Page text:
On Photobucket, babies in diapers are seen as 'nudity'
Photobucket dumps photos of babies in diapers from the site, claiming they violate terms of service that prohibit posting images of nudity.
Updated 3:15 p.m. PDT with Photobucket acknowledging its error and restoring removed images.
Photobucket is removing photos of babies in diapers from the site, saying they violate the terms of service because they depict "nudity."
Diaper company Good Mama Diapers sponsored a diaper photo contest on Photobucket and posted hundreds of photo submissions on the photo-sharing site over the past 10 weeks or so. On Wednesday, Jessica Thornton of Good Mama Diapers logged on to the site and noticed they were all gone.
Thornton e-mailed Photobucket customer support to find out what happened. She got a reply saying that the site recently changed its content moderation policies regarding images of children and that the photos violated the new policy, which prohibits content that contains nudity.
"While we understand that in a family album type of setting, these images are innocent, we must remove the content because of the nudity and believe that this restriction is in the best interest of children's safety," the Photobucket e-mail says. "This policy applies to all accounts, public or private. We ask that you keep these images on your personal computers and not host them on Photobucket.com."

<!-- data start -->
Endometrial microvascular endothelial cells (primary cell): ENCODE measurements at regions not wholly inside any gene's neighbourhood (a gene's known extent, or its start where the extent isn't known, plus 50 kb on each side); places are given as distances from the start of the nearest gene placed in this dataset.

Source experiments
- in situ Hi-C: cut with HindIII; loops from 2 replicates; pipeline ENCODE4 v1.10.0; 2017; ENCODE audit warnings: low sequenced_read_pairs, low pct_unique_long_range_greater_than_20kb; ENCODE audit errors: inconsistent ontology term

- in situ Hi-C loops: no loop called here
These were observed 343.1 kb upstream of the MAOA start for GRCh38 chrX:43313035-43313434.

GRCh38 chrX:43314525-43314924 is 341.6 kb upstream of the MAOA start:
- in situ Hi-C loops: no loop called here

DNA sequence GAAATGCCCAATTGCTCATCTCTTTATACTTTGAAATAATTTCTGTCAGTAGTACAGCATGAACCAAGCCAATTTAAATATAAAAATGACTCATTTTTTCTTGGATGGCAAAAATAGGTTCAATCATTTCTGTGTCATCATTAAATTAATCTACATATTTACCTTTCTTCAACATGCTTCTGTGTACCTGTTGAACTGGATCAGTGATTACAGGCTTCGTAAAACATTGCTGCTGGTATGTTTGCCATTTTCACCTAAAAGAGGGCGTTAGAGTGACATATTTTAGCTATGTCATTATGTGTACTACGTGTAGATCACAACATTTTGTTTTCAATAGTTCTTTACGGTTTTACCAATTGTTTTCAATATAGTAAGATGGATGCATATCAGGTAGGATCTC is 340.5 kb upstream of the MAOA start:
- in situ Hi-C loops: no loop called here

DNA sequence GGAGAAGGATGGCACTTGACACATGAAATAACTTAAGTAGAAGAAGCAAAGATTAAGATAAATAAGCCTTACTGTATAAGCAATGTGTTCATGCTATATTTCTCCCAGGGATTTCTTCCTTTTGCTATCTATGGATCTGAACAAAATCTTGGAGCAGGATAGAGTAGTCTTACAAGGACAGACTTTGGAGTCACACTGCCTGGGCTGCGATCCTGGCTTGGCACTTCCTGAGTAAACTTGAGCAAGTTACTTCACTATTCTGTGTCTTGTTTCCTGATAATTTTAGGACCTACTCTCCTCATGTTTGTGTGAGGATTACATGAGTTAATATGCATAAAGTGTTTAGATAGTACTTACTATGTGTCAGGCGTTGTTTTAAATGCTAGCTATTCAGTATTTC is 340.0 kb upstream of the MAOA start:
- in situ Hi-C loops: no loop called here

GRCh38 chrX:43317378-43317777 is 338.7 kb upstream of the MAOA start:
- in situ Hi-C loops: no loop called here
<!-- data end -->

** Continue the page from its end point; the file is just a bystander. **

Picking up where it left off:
Thornton, with images of diaper commercials on television swirling in her head, then asked Photobucket customer support for a clear definition of what constitutes "nudity." How is it nudity when the babies are wearing diapers?
In its unintentionally humorous response, Photobucket writes as if only one image had been removed and describes it as "an image of a baby with his/her diaper falling off, exposing his/her butt. We do not allow images of children or adults exposing there (sic) naked butts."
Indeed, there was one photo that was a take-off of the famous Coppertone tanning ad with the dog tugging on the toddler's bathing suit, Thornton says. But what about the hundreds of others?
Dan Berger, a spokesman at Photobucket parent Fox Interactive, issued this statement in response to questions about the situation: "Per its terms of service, Photobucket removes all pictures that include nudity, regardless of the subject's age, in order to ensure the safety and security of its users."
That doesn't satisfy Thornton, who lost the hundreds of photos and countless hours spent posting the images on Photobucket.
"It's just horrible being made to feel like you've done something shameful when we're in the cloth diapering business," she says.
Update: After this blog was posted, Photobucket informed Thornton that it hadand said it would restore them.